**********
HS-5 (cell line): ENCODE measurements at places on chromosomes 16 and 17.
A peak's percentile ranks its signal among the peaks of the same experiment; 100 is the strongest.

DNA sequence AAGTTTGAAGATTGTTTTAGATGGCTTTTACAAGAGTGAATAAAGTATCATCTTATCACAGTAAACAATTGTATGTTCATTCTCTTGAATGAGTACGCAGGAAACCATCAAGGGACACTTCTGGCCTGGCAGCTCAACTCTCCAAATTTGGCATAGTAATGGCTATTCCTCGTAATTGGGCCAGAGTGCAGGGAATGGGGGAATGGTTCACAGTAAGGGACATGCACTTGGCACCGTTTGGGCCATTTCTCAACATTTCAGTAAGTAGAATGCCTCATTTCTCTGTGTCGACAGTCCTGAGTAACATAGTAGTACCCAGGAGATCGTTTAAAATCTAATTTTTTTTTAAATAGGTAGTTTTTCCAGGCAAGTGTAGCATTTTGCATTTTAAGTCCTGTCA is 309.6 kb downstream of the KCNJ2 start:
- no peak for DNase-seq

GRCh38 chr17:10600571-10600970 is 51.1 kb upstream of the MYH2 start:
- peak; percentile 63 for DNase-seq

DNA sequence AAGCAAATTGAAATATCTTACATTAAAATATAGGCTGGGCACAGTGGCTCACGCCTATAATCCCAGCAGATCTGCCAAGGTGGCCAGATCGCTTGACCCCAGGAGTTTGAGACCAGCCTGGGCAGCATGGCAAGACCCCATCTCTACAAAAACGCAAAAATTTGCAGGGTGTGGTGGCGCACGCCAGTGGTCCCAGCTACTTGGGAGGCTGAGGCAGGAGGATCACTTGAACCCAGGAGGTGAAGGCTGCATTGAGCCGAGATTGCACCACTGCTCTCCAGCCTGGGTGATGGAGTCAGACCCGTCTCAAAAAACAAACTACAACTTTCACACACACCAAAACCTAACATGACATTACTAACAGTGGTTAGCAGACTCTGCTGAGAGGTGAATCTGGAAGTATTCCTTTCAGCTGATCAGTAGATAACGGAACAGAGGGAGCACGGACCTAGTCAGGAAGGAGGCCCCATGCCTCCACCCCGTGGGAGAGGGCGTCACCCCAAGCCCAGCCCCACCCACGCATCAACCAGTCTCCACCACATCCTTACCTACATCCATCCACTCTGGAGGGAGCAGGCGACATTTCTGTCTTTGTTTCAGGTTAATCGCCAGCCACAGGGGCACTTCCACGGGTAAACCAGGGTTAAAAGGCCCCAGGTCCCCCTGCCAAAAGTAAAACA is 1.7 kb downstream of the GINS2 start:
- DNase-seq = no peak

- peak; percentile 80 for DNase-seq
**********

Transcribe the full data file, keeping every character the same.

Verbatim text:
HS-5 (cell line): ENCODE measurements at places on chromosomes 16 and 17.
A peak's percentile ranks its signal among the peaks of the same experiment; 100 is the strongest.

DNA sequence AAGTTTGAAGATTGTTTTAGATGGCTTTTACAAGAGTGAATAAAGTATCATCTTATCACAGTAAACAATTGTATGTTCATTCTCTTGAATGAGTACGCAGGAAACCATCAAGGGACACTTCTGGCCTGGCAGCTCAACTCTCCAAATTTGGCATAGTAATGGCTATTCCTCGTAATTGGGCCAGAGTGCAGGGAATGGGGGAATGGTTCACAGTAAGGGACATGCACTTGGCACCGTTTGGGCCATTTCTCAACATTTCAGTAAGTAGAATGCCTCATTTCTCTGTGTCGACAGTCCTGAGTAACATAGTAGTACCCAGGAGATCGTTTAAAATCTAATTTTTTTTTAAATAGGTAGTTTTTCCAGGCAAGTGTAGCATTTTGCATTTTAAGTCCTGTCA is 309.6 kb downstream of the KCNJ2 start:
- no peak for DNase-seq

GRCh38 chr17:10600571-10600970 is 51.1 kb upstream of the MYH2 start:
- peak; percentile 63 for DNase-seq

DNA sequence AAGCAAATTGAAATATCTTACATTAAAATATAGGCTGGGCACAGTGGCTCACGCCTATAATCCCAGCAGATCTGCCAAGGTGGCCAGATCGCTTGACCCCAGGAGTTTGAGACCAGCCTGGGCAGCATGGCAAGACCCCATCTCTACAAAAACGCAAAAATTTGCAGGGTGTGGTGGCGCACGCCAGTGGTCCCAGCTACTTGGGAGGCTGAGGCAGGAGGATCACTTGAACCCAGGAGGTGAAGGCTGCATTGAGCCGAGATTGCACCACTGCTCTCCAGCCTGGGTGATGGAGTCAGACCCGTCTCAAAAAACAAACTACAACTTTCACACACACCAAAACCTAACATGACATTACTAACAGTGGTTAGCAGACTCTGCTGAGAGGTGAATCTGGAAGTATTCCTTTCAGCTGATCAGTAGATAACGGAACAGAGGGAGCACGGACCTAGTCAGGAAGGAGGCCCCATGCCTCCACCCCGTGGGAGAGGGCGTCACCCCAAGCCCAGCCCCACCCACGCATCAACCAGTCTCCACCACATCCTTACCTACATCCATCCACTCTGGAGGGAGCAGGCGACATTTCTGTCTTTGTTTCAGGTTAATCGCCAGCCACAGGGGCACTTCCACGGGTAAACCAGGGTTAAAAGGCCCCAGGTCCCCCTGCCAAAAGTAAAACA is 1.7 kb downstream of the GINS2 start:
- DNase-seq = no peak

- peak; percentile 80 for DNase-seq